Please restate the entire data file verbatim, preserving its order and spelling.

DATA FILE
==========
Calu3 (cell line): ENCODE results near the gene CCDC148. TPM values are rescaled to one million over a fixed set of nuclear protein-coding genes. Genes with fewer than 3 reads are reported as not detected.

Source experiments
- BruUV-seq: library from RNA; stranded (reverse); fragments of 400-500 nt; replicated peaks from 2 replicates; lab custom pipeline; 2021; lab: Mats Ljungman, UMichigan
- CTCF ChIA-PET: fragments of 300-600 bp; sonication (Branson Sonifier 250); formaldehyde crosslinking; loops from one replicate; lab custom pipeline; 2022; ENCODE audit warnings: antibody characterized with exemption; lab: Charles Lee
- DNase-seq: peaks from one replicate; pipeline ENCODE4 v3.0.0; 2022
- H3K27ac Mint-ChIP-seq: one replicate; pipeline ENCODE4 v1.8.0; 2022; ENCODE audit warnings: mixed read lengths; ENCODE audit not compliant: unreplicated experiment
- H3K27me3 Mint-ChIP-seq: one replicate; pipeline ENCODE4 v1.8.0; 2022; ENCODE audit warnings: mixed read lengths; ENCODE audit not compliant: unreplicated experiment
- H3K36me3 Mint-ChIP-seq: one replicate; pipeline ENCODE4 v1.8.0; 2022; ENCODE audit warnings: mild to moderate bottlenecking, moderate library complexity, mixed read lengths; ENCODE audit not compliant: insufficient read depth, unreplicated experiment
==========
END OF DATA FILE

Calu3 (cell line): ENCODE results near the gene CCDC148. TPM values are rescaled to one million over a fixed set of nuclear protein-coding genes. Genes with fewer than 3 reads are reported as not detected.

Source experiments
- BruUV-seq: library from RNA; stranded (reverse); fragments of 400-500 nt; replicated peaks from 2 replicates; lab custom pipeline; 2021; lab: Mats Ljungman, UMichigan
- CTCF ChIA-PET: fragments of 300-600 bp; sonication (Branson Sonifier 250); formaldehyde crosslinking; loops from one replicate; lab custom pipeline; 2022; ENCODE audit warnings: antibody characterized with exemption; lab: Charles Lee
- DNase-seq: peaks from one replicate; pipeline ENCODE4 v3.0.0; 2022
- H3K27ac Mint-ChIP-seq: one replicate; pipeline ENCODE4 v1.8.0; 2022; ENCODE audit warnings: mixed read lengths; ENCODE audit not compliant: unreplicated experiment
- H3K27me3 Mint-ChIP-seq: one replicate; pipeline ENCODE4 v1.8.0; 2022; ENCODE audit warnings: mixed read lengths; ENCODE audit not compliant: unreplicated experiment
- H3K36me3 Mint-ChIP-seq: one replicate; pipeline ENCODE4 v1.8.0; 2022; ENCODE audit warnings: mild to moderate bottlenecking, moderate library complexity, mixed read lengths; ENCODE audit not compliant: insufficient read depth, unreplicated experiment